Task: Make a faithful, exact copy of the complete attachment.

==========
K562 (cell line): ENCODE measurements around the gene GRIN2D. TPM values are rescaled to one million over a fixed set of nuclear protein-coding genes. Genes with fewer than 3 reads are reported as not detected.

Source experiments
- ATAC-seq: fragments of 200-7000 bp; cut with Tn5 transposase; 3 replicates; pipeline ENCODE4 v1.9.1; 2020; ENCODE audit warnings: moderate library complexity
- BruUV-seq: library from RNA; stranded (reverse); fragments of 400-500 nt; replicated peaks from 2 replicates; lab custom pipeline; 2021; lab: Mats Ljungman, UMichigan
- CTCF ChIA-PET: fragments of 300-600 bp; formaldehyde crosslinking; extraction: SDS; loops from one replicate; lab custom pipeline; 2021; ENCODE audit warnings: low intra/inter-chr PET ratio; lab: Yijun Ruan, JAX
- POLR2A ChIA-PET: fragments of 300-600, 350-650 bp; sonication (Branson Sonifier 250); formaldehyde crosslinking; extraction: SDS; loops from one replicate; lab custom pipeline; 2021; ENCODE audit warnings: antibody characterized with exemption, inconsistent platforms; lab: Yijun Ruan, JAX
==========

K562 (cell line): ENCODE measurements around the gene GRIN2D. TPM values are rescaled to one million over a fixed set of nuclear protein-coding genes. Genes with fewer than 3 reads are reported as not detected.

Source experiments
- ATAC-seq: fragments of 200-7000 bp; cut with Tn5 transposase; 3 replicates; pipeline ENCODE4 v1.9.1; 2020; ENCODE audit warnings: moderate library complexity
- BruUV-seq: library from RNA; stranded (reverse); fragments of 400-500 nt; replicated peaks from 2 replicates; lab custom pipeline; 2021; lab: Mats Ljungman, UMichigan
- CTCF ChIA-PET: fragments of 300-600 bp; formaldehyde crosslinking; extraction: SDS; loops from one replicate; lab custom pipeline; 2021; ENCODE audit warnings: low intra/inter-chr PET ratio; lab: Yijun Ruan, JAX
- POLR2A ChIA-PET: fragments of 300-600, 350-650 bp; sonication (Branson Sonifier 250); formaldehyde crosslinking; extraction: SDS; loops from one replicate; lab custom pipeline; 2021; ENCODE audit warnings: antibody characterized with exemption, inconsistent platforms; lab: Yijun Ruan, JAX